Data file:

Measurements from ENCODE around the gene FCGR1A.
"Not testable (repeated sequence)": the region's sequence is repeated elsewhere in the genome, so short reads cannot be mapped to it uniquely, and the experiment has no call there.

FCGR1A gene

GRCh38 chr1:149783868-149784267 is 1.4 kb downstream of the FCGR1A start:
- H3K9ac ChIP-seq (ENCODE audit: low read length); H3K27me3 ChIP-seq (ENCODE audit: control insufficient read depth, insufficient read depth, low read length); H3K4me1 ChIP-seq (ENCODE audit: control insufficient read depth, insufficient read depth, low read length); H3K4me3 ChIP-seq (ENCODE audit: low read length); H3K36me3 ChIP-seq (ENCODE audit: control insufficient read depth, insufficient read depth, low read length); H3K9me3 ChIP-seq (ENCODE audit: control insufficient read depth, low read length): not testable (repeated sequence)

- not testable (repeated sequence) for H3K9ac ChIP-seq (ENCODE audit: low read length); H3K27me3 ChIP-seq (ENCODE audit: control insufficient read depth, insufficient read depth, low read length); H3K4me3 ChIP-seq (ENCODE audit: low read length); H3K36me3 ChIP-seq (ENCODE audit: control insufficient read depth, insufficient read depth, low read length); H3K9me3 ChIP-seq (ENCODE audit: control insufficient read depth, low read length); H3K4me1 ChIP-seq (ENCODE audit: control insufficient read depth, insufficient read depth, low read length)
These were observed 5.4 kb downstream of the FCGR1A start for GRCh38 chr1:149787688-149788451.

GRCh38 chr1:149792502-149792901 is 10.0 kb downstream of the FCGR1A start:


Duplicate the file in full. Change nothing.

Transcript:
Measurements from ENCODE around the gene FCGR1A.
"Not testable (repeated sequence)": the region's sequence is repeated elsewhere in the genome, so short reads cannot be mapped to it uniquely, and the experiment has no call there.

FCGR1A gene

GRCh38 chr1:149783868-149784267 is 1.4 kb downstream of the FCGR1A start:
- H3K9ac ChIP-seq (ENCODE audit: low read length); H3K27me3 ChIP-seq (ENCODE audit: control insufficient read depth, insufficient read depth, low read length); H3K4me1 ChIP-seq (ENCODE audit: control insufficient read depth, insufficient read depth, low read length); H3K4me3 ChIP-seq (ENCODE audit: low read length); H3K36me3 ChIP-seq (ENCODE audit: control insufficient read depth, insufficient read depth, low read length); H3K9me3 ChIP-seq (ENCODE audit: control insufficient read depth, low read length): not testable (repeated sequence)

- not testable (repeated sequence) for H3K9ac ChIP-seq (ENCODE audit: low read length); H3K27me3 ChIP-seq (ENCODE audit: control insufficient read depth, insufficient read depth, low read length); H3K4me3 ChIP-seq (ENCODE audit: low read length); H3K36me3 ChIP-seq (ENCODE audit: control insufficient read depth, insufficient read depth, low read length); H3K9me3 ChIP-seq (ENCODE audit: control insufficient read depth, low read length); H3K4me1 ChIP-seq (ENCODE audit: control insufficient read depth, insufficient read depth, low read length)
These were observed 5.4 kb downstream of the FCGR1A start for GRCh38 chr1:149787688-149788451.

GRCh38 chr1:149792502-149792901 is 10.0 kb downstream of the FCGR1A start: